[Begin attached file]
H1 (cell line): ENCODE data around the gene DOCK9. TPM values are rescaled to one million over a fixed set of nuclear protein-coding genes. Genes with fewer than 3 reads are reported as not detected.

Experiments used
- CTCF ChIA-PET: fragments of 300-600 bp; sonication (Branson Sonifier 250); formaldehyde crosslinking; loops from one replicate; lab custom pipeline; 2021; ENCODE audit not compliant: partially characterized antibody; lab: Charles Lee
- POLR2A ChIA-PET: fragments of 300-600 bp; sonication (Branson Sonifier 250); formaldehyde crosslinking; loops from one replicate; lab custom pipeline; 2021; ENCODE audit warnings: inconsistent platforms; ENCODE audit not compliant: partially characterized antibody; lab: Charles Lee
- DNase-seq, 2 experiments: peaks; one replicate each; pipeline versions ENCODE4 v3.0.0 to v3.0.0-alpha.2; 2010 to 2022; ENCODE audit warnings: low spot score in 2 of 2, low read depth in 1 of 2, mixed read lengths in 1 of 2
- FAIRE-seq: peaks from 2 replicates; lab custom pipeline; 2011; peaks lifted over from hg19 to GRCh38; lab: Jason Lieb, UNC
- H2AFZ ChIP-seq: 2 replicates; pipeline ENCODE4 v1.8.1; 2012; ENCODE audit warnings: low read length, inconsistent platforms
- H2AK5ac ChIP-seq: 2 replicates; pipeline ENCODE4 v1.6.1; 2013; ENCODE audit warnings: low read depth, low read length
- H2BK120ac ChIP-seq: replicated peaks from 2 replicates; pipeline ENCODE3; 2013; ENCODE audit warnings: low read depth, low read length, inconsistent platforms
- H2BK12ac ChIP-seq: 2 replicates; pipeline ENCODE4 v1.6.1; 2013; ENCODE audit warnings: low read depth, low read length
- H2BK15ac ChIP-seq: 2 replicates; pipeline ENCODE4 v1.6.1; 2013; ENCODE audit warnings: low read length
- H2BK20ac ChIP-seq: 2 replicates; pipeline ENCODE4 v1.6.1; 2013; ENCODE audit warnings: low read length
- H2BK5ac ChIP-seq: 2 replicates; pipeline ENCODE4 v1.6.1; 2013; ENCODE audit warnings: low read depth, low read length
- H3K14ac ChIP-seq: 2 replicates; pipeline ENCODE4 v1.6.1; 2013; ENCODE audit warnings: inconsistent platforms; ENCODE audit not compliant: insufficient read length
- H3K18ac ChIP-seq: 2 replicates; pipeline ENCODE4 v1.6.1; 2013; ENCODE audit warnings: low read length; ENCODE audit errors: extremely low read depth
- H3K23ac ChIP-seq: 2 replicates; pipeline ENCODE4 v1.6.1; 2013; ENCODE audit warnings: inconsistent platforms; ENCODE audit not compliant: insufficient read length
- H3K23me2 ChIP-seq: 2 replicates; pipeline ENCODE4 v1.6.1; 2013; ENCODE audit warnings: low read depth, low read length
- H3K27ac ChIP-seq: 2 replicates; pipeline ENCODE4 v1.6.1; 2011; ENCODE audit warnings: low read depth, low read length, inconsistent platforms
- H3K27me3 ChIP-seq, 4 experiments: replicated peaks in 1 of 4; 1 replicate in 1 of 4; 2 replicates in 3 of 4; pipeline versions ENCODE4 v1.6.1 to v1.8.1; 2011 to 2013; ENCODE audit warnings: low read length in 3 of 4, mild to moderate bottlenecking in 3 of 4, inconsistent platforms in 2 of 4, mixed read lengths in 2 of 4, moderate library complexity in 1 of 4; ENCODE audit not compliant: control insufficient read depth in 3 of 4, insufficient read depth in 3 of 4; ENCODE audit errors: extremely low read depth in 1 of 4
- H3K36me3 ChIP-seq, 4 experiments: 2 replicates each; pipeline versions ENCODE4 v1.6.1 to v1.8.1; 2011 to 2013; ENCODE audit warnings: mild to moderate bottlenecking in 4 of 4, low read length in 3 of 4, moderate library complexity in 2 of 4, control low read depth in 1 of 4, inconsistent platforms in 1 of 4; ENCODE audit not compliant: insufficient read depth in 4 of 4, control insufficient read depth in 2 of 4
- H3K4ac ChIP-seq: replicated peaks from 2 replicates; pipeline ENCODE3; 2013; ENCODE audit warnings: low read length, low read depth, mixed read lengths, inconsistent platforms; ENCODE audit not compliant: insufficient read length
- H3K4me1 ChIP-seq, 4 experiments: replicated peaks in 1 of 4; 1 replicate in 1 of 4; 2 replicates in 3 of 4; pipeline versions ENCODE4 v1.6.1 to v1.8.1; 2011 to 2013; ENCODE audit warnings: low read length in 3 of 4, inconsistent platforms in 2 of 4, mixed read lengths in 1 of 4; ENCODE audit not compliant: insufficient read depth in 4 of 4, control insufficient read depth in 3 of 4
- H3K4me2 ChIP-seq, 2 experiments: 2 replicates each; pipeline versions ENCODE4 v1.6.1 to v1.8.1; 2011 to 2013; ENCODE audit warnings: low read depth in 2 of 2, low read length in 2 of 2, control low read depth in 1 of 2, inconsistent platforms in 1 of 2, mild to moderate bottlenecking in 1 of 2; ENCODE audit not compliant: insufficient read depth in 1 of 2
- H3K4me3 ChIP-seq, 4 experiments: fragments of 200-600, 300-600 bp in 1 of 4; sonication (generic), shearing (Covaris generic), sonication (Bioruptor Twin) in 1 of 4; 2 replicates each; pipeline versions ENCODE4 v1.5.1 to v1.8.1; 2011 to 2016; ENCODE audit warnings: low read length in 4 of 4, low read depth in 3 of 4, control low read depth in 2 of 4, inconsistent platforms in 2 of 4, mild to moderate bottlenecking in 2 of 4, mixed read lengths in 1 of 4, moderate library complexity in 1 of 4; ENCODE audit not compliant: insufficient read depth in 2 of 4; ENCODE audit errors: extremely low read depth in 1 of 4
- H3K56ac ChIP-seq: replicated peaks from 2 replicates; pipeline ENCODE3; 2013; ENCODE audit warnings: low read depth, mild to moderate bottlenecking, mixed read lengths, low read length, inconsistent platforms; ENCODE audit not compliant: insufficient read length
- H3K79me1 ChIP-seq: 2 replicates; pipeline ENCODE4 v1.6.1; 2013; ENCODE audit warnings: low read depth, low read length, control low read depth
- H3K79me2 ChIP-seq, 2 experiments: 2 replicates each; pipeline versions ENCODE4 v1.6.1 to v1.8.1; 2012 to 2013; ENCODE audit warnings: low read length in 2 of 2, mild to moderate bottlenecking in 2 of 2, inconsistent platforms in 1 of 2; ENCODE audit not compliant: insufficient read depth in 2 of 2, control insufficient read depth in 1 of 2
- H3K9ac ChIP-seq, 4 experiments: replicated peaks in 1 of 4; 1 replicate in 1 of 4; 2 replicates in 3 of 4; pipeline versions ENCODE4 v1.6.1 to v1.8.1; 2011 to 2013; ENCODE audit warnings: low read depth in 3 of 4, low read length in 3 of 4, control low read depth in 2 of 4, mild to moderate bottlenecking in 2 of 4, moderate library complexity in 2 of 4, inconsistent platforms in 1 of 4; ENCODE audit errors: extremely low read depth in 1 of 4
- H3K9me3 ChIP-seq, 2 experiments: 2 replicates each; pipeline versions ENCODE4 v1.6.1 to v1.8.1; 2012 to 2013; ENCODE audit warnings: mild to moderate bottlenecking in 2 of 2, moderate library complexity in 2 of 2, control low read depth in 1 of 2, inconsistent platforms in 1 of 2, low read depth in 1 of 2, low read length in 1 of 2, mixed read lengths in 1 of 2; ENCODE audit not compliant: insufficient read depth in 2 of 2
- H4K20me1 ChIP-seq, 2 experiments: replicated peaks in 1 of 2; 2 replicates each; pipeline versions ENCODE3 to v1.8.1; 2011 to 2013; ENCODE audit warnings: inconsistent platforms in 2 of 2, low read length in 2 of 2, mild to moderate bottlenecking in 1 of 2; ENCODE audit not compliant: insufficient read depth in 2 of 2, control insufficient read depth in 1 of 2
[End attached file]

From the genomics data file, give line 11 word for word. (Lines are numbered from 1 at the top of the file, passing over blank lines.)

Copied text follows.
- H2BK15ac ChIP-seq: 2 replicates; pipeline ENCODE4 v1.6.1; 2013; ENCODE audit warnings: low read length